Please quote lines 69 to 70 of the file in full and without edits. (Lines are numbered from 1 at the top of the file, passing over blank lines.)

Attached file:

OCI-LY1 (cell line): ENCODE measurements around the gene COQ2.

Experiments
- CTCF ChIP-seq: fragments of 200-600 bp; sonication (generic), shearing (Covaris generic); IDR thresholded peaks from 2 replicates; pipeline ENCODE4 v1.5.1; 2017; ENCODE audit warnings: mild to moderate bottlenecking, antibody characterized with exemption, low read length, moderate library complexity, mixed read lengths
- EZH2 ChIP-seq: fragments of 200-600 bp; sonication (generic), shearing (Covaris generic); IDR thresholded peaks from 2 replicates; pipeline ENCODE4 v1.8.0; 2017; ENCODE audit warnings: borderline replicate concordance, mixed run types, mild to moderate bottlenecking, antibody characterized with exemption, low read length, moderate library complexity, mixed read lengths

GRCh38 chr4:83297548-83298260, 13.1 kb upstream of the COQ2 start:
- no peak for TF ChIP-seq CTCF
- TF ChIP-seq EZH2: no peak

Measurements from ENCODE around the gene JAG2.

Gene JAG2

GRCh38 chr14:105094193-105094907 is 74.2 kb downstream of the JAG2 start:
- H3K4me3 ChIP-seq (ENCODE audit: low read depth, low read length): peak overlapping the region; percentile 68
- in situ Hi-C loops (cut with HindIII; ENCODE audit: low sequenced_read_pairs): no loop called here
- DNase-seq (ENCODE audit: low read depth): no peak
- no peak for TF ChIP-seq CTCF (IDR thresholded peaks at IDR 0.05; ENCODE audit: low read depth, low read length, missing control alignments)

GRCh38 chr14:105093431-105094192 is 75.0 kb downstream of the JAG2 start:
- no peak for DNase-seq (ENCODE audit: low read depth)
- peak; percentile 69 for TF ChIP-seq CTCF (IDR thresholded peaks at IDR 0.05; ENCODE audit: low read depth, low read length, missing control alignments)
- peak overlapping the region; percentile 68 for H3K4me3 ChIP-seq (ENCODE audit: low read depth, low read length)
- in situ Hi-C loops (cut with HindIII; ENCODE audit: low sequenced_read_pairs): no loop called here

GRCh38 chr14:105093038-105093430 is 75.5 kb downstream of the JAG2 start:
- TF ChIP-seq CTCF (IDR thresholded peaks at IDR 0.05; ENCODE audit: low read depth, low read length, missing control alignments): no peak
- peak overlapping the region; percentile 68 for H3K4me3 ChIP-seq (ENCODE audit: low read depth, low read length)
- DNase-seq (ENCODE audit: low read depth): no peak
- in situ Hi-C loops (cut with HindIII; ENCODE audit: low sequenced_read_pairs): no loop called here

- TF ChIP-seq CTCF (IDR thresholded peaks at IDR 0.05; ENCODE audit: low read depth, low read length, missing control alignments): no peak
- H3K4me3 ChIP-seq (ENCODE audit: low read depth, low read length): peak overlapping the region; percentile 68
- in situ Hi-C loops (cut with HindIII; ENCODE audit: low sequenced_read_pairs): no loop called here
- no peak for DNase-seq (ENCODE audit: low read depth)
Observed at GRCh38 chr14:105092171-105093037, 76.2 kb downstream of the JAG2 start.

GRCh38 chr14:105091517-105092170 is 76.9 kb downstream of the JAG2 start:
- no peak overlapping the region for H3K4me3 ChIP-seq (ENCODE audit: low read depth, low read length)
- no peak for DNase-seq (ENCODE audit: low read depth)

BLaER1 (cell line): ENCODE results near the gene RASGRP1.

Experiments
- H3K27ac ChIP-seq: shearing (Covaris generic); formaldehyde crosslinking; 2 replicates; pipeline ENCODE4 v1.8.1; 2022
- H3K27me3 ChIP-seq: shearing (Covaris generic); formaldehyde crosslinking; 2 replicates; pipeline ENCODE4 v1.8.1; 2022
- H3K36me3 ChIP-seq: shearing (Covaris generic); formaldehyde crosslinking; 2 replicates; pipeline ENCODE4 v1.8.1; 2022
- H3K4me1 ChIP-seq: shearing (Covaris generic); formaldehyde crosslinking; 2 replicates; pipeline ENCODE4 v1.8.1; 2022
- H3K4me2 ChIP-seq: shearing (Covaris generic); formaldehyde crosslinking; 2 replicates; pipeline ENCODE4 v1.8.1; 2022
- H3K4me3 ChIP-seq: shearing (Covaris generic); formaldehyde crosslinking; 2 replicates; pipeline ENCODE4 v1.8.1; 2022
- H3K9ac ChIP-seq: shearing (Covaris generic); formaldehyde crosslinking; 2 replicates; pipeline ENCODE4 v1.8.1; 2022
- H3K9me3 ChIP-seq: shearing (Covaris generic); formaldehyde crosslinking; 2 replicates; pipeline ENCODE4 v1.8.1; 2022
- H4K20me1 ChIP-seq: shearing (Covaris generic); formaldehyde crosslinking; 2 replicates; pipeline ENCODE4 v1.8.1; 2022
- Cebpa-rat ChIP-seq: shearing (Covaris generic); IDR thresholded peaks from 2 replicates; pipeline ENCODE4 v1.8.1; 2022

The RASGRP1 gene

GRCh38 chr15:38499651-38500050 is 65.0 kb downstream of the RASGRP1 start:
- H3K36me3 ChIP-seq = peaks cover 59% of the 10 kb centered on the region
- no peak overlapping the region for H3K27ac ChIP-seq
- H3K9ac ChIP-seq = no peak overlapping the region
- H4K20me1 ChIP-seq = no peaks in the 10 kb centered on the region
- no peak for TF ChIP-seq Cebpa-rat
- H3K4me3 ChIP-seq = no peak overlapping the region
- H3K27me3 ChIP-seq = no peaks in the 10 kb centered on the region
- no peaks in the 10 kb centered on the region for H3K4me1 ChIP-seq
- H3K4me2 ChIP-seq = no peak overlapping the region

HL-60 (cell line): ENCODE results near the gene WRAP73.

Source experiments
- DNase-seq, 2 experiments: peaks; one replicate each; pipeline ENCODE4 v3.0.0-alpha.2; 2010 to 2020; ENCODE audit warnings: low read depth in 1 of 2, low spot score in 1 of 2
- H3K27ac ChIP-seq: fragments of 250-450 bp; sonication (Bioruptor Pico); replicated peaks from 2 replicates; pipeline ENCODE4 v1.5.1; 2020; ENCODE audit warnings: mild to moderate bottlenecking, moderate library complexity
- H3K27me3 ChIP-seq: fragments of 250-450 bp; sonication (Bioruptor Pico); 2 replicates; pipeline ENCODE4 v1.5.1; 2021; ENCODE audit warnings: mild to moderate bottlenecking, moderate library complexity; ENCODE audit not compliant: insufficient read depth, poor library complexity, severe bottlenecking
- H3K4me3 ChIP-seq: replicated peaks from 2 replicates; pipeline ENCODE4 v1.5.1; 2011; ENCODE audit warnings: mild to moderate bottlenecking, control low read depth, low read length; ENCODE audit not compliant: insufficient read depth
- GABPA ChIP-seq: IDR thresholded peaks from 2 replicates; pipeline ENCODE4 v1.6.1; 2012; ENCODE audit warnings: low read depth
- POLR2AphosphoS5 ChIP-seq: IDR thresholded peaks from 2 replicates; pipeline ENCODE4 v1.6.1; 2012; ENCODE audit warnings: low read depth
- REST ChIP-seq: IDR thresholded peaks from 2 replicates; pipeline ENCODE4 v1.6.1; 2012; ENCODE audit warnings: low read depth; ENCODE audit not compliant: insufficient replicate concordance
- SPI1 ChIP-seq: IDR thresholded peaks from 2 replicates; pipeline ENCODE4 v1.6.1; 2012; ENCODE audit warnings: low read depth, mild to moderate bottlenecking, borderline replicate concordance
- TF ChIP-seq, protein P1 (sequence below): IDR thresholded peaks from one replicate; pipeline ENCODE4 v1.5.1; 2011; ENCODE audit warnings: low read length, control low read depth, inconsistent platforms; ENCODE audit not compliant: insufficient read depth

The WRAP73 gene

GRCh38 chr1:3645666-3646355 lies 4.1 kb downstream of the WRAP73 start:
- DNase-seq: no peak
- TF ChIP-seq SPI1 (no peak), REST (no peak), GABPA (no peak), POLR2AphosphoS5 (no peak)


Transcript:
- DNase-seq: no peak
- TF ChIP-seq SPI1 (no peak), REST (no peak), GABPA (no peak), POLR2AphosphoS5 (no peak)